Disadvantages of filing narrower patent claims

On the other hand, narrower claims can make it easier for competitors to avoid infringing your patent — and you may be able to block these attempts only under specific circumstances.

1. Narrower claims are less useful as a business tool

Patents are, first and foremost, business tools. They can help protect your invention’s commercial value or offer your business an advantage over its competitors.

But if your patent covers only a specific embodiment of your invention, your competitors may be able to easily “design around” your patent — allowing them to use an insignificantly modified version of your invention without technically infringing your patent. In this case, your patent will be less useful in serving your business’s interests.

2. You cannot always add broader claims to foreign applications

As discussed above, if you decide that you do want to broaden your initial claim set, in the United States, you can always file a continuation application later on (assuming the broader claims are supported by the description in the parent application).

However, other jurisdictions have stricter rules about broadening claims. For example, the European Patent Office may reject claims that go beyond the scope of the claims in the original priority document. So if you’re seeking international patent protection, you may not have the option of broadening your claims beyond the priority application.

3. Narrower claims offer you less room to negotiate an allowable claim scope

You can view the patent examination process as a negotiation between the patent office and the applicant. And in many cases, the patent office will encourage applicants to narrow their claims before allowing the application to issue as a patent.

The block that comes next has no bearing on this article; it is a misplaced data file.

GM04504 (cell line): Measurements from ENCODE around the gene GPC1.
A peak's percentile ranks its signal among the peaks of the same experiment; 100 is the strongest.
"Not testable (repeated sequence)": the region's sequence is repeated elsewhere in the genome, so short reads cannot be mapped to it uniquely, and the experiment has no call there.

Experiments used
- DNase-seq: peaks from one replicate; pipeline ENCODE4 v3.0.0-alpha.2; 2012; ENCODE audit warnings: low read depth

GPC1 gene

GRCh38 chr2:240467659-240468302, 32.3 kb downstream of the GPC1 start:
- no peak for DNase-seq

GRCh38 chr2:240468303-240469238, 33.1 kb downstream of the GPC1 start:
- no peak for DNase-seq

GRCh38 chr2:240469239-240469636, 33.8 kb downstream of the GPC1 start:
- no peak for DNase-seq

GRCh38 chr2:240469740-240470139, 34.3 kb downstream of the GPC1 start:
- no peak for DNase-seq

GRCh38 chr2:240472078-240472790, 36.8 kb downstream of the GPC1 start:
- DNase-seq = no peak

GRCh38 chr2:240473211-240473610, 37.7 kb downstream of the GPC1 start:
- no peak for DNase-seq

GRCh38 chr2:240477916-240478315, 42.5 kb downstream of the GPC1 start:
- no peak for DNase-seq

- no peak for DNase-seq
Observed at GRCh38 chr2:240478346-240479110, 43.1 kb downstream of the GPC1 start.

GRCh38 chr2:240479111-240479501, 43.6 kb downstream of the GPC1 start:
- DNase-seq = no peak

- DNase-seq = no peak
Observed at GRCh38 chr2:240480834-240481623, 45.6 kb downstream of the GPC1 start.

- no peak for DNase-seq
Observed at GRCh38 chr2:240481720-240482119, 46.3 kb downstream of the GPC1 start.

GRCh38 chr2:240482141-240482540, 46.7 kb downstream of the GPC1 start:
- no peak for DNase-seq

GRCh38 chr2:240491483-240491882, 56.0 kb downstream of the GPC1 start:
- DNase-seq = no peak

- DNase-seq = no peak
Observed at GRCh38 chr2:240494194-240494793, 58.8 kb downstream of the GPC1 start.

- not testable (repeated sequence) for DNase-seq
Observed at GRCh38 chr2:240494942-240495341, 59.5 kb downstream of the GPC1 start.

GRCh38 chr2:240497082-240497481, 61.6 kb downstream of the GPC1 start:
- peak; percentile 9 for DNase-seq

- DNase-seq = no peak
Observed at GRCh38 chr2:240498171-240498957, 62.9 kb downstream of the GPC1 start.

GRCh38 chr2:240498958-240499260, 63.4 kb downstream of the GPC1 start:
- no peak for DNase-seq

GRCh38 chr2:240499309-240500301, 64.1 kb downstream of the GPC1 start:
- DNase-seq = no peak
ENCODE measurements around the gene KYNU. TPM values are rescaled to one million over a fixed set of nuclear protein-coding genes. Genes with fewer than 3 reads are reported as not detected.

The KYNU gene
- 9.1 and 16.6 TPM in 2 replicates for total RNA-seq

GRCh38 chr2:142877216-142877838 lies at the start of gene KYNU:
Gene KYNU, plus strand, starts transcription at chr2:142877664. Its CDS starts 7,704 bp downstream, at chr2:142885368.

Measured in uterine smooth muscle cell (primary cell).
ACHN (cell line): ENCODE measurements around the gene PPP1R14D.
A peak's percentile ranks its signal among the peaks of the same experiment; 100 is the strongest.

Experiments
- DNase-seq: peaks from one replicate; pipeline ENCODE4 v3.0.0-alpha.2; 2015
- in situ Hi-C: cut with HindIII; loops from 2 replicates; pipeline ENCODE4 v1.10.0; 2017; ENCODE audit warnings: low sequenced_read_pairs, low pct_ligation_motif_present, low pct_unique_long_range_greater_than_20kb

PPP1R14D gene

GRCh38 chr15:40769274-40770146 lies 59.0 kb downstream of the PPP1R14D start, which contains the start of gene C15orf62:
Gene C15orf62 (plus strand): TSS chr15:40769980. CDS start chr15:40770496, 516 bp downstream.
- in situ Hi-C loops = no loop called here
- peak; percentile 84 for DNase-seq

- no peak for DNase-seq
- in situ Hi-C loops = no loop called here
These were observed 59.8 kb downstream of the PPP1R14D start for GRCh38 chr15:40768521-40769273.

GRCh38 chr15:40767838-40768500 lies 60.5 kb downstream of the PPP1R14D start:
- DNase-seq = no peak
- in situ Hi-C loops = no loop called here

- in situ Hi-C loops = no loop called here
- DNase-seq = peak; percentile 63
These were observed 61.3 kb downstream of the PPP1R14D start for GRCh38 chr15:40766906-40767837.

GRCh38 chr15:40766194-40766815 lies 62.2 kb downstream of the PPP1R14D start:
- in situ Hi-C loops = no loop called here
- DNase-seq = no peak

So if you start with broader claims, and then negotiate a narrower claim scope with the patent examiner, you may be able to obtain an appropriate scope of protection in your issued patent.

By contrast, if you start with narrow claims and the patent examiner rejects the claims, you won’t have many options to negotiate for reasonably broad protection.

What claim scope should we use in our patent applications?

Strong patent applications use a mix of narrow and broad claims to ensure that the patent will hold up if challenged in court, but will also serve your business’s goals and interests.

Henry Patent Law Firm usually takes a mixed approach. We typically craft reasonably broad independent claims, and include narrow dependent claims that support the broader independent claims. But sometimes it may make sense to take another approach, for example, starting with at least one focused (narrower) independent claim.

Need help drafting meaningful claim sets with varying scope? Our attorneys can help you craft a strategy personalized to your business’s specific needs. Contact us now!

contact us hpl

POSTED IN: Patent Prosecution, All Posts

Michael Henry

Michael Henry is a principal and the founding member of Henry Patent Law Firm PLLC. Michael specializes in creating comprehensive, growth-oriented IP strategies for early-stage companies who are developing emerging technologies.

Learn More